SMH 27 June 2012

Unions will push for the establishment of a National Asbestos Authority to protect people and to remove asbestos from homes and public and commercial buildings.

The Australian Manufacturing Workers Union acting national secretary, Paul Bastian, will meet the Prime Minister, Julia Gillard, and the Workplace Relations Minister, Bill Shorten, this afternoon to push the case. He is a lifelong campaigner against asbestos.

Mr Bastian says more Australians have died from exposure to asbestos than in World War II.
"Surely we've had enough people die now, enough heart-wrenching diseases and enough legal acknowledgment that this must stop," he said.

The union's solution is a federally funded authority to "find, educate, remove and protect people from the dangers of asbestos."

The authority would educate and raise awareness within the community of the existence of asbestos in private homes, businesses and public buildings.

"As part of the authority, an urgent audit and plan for the removal of asbestos from all government premises is required".

"State governments regularly report low levels of compliance with asbestos regulations and we call on the federal government to treat its removal as a national issue of critical importance - including asbestos in schools."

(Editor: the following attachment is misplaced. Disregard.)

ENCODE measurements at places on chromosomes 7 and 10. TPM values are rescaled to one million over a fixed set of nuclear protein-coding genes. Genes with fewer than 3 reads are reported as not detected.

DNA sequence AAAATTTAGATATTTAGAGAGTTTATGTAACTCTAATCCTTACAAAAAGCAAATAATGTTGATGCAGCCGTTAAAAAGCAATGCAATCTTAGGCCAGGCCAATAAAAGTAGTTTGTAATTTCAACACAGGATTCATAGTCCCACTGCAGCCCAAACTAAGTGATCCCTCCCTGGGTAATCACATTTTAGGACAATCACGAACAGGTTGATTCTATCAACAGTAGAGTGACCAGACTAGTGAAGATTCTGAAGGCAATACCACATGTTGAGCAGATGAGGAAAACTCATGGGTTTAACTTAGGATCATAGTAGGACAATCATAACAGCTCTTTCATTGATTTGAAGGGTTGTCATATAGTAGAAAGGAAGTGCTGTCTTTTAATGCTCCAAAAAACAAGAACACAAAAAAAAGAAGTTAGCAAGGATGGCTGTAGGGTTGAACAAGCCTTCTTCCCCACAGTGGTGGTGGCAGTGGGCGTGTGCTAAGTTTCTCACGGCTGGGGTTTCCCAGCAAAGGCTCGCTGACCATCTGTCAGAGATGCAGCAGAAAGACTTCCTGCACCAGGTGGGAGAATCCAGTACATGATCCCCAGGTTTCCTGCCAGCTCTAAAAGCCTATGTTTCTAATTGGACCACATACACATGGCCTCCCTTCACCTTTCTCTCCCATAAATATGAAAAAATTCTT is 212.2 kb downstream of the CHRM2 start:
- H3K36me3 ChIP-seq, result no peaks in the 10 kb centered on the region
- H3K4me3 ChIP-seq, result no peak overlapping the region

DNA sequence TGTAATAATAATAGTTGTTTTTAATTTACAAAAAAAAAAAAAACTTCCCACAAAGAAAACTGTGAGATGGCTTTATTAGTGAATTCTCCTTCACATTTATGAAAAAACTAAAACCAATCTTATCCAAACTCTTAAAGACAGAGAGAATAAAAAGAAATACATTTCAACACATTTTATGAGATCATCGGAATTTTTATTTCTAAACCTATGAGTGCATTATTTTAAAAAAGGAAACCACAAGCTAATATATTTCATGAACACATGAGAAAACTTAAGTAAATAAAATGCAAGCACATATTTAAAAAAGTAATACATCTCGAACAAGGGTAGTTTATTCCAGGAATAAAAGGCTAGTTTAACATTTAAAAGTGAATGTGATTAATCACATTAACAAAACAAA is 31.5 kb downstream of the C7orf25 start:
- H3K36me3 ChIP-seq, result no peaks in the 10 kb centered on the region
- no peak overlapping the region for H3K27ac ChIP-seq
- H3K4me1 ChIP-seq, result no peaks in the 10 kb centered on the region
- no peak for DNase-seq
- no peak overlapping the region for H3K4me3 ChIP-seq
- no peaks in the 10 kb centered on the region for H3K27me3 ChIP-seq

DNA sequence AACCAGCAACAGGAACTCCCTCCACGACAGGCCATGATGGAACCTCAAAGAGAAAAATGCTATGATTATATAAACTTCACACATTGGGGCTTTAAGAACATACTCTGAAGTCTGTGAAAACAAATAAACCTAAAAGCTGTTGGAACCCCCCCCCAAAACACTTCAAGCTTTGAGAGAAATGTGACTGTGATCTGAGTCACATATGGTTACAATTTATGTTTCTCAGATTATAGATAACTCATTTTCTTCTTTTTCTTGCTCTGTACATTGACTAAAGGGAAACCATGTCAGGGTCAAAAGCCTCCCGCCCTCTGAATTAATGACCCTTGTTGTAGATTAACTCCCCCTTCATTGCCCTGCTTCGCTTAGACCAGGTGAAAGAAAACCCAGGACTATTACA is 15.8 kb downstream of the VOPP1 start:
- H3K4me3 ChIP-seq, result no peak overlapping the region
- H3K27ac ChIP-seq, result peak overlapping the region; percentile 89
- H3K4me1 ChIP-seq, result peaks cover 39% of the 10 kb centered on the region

Mr Shorten's spokesman said it was a critical issue for the government.

"Which is why we commissioned the asbestos management review - the minister and the government look forward to receiving the report's recommendations" he said.

Tuesday, June 26, 2012

NSW: O’Farrell rolled – firefighters Workers Comp saved

22 June 2012

“If you think I am angry, you are right” thundered Premier Barry O’Farrell yesterday. Unfortunately for O’Farrell and his Government, the hundreds of striking firefighters with their appliances outside were proof that he was not alone.

Ordinarily, bills of this sort of complexity are tabled for several weeks to allow the Opposition and others the opportunity to properly review them but this rotten Government, knowing just how crook its reforms really were, rammed them through within two short days. The Government set the timetable, not us. If O’Farrell hadn’t tried to ram through these reforms overnight, we would have been able to meet with them and work through the issues without the need to strike.